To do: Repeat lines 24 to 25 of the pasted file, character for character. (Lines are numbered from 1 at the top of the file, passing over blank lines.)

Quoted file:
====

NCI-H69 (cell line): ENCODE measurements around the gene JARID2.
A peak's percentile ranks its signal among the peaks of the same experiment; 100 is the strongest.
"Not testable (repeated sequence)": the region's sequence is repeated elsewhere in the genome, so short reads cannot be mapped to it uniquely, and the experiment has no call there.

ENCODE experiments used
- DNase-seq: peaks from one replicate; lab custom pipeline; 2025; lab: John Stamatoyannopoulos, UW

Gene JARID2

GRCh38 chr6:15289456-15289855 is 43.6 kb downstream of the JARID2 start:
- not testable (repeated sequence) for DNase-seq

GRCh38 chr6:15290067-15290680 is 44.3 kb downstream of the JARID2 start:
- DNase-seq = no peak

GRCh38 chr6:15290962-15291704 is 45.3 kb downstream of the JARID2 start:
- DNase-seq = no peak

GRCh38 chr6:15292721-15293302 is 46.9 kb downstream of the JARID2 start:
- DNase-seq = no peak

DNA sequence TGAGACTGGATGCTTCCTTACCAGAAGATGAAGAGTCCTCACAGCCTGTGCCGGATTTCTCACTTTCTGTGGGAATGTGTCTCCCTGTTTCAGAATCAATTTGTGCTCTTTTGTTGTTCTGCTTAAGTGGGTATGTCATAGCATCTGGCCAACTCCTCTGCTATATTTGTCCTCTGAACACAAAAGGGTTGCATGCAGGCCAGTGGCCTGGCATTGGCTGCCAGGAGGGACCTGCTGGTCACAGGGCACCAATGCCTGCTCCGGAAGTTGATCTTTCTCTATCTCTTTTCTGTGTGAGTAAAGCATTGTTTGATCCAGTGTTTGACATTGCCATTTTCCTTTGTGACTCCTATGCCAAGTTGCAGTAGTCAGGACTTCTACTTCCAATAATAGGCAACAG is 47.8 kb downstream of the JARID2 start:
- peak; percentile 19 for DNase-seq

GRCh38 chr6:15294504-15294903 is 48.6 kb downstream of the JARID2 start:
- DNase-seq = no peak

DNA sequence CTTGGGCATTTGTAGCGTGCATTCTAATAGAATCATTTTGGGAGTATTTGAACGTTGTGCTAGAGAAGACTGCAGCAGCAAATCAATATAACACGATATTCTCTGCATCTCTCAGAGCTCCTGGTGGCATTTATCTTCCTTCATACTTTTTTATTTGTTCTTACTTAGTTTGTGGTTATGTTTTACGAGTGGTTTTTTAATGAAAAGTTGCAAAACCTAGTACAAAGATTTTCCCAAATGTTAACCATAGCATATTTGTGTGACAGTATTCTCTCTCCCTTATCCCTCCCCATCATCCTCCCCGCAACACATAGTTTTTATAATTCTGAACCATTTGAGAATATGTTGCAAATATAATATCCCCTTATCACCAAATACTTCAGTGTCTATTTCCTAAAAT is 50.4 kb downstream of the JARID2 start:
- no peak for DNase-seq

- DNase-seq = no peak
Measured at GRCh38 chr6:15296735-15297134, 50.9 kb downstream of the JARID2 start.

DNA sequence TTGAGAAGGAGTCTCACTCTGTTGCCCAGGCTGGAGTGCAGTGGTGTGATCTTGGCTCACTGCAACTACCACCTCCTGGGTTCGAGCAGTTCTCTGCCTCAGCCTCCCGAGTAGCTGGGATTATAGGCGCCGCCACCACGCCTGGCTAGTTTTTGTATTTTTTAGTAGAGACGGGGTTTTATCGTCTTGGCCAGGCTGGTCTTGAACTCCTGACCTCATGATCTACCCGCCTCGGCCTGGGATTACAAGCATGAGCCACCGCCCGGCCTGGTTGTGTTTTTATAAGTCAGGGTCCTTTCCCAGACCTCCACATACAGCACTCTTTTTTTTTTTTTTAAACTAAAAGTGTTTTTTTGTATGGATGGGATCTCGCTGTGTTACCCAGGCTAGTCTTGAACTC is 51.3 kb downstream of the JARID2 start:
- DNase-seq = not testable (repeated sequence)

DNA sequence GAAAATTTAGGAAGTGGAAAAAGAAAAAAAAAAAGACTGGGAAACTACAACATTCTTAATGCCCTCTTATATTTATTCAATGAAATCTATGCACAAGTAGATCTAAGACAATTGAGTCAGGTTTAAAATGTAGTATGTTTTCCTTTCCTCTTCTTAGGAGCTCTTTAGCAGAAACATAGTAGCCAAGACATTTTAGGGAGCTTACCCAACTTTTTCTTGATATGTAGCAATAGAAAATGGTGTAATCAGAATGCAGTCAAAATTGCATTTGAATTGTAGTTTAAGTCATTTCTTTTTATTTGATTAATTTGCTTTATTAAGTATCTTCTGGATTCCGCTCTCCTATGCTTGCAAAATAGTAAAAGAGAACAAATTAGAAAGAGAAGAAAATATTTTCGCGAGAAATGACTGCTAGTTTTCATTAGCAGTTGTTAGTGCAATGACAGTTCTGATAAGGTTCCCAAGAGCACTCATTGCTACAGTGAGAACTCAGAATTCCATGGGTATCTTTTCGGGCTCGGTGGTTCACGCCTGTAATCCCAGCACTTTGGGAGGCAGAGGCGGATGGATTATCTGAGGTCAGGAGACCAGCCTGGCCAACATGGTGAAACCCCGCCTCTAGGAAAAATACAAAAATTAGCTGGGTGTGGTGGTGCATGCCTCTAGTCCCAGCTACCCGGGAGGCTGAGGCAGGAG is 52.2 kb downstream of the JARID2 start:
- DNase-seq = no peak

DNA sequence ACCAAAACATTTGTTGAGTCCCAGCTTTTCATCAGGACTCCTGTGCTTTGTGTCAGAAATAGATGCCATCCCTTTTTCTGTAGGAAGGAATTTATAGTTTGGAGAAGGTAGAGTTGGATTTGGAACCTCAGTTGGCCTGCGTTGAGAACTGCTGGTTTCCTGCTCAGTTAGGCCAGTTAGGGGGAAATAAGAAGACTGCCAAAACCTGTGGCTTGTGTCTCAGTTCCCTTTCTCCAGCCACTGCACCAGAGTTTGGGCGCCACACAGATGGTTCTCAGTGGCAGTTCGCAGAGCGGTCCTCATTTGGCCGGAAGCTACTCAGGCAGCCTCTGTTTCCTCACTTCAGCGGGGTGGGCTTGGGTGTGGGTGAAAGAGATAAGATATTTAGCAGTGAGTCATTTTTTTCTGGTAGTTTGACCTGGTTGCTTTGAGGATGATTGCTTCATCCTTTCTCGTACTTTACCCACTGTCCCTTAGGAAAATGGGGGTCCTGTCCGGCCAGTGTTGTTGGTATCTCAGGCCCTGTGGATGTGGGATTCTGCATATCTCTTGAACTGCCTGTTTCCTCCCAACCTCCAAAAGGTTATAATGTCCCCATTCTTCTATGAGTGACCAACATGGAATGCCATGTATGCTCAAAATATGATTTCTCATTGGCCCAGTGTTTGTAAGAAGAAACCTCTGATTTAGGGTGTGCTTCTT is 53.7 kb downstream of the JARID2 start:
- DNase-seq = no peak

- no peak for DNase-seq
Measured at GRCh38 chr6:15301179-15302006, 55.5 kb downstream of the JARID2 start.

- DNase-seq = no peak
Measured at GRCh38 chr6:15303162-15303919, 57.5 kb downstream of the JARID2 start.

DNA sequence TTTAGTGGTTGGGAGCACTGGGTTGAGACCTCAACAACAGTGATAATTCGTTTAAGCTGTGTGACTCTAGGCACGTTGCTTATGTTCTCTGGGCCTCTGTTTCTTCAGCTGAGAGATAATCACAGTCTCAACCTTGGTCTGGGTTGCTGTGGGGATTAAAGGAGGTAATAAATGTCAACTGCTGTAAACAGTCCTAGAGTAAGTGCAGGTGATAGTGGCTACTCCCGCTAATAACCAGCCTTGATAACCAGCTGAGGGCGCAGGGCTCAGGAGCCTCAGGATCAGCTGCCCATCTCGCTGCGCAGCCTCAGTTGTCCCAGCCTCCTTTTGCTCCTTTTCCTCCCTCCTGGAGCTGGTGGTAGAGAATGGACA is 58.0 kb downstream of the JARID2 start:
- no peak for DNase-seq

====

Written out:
- DNase-seq = not testable (repeated sequence)

DNA sequence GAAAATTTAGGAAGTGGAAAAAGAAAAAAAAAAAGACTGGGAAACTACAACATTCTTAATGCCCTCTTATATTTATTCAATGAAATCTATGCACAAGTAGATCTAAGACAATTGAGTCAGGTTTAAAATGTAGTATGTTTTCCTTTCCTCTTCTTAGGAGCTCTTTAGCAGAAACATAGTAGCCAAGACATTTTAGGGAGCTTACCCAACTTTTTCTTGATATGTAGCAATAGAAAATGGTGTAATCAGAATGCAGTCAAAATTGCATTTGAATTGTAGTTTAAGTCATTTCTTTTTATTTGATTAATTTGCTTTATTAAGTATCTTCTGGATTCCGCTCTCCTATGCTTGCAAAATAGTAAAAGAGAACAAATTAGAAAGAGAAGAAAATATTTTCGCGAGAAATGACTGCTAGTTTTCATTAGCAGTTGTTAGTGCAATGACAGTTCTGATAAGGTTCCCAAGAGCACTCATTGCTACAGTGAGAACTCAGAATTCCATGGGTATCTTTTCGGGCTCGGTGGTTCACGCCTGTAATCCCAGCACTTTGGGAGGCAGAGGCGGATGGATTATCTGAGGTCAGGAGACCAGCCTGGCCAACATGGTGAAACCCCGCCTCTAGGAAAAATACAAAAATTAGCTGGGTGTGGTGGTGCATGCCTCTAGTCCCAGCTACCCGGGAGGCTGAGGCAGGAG is 52.2 kb downstream of the JARID2 start: